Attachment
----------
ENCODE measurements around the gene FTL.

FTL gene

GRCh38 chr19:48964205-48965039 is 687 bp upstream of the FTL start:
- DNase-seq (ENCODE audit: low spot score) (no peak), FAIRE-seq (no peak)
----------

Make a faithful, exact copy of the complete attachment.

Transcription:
ENCODE measurements around the gene FTL.

FTL gene

GRCh38 chr19:48964205-48965039 is 687 bp upstream of the FTL start:
- DNase-seq (ENCODE audit: low spot score) (no peak), FAIRE-seq (no peak)